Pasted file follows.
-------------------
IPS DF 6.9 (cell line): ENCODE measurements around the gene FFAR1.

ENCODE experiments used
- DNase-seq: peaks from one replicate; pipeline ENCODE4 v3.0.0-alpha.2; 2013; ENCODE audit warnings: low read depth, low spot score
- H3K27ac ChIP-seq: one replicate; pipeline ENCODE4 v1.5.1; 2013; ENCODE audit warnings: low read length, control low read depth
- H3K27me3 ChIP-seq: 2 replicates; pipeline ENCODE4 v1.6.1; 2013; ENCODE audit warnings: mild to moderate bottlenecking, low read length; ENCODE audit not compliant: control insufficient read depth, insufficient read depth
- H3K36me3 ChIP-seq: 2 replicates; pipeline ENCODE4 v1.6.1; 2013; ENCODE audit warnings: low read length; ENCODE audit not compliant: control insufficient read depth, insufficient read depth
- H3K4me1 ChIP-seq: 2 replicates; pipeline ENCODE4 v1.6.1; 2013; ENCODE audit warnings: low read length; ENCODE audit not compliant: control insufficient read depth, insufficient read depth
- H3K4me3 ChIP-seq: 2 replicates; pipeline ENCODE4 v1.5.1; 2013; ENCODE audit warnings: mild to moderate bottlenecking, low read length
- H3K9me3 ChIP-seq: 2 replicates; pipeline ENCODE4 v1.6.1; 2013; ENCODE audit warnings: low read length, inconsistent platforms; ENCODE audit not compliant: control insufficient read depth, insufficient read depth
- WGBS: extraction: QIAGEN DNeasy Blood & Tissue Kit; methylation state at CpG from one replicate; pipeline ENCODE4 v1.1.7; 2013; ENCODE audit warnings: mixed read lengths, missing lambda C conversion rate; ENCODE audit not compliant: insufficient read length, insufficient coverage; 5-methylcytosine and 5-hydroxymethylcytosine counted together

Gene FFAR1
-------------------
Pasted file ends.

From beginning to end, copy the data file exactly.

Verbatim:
IPS DF 6.9 (cell line): ENCODE measurements around the gene FFAR1.

ENCODE experiments used
- DNase-seq: peaks from one replicate; pipeline ENCODE4 v3.0.0-alpha.2; 2013; ENCODE audit warnings: low read depth, low spot score
- H3K27ac ChIP-seq: one replicate; pipeline ENCODE4 v1.5.1; 2013; ENCODE audit warnings: low read length, control low read depth
- H3K27me3 ChIP-seq: 2 replicates; pipeline ENCODE4 v1.6.1; 2013; ENCODE audit warnings: mild to moderate bottlenecking, low read length; ENCODE audit not compliant: control insufficient read depth, insufficient read depth
- H3K36me3 ChIP-seq: 2 replicates; pipeline ENCODE4 v1.6.1; 2013; ENCODE audit warnings: low read length; ENCODE audit not compliant: control insufficient read depth, insufficient read depth
- H3K4me1 ChIP-seq: 2 replicates; pipeline ENCODE4 v1.6.1; 2013; ENCODE audit warnings: low read length; ENCODE audit not compliant: control insufficient read depth, insufficient read depth
- H3K4me3 ChIP-seq: 2 replicates; pipeline ENCODE4 v1.5.1; 2013; ENCODE audit warnings: mild to moderate bottlenecking, low read length
- H3K9me3 ChIP-seq: 2 replicates; pipeline ENCODE4 v1.6.1; 2013; ENCODE audit warnings: low read length, inconsistent platforms; ENCODE audit not compliant: control insufficient read depth, insufficient read depth
- WGBS: extraction: QIAGEN DNeasy Blood & Tissue Kit; methylation state at CpG from one replicate; pipeline ENCODE4 v1.1.7; 2013; ENCODE audit warnings: mixed read lengths, missing lambda C conversion rate; ENCODE audit not compliant: insufficient read length, insufficient coverage; 5-methylcytosine and 5-hydroxymethylcytosine counted together

Gene FFAR1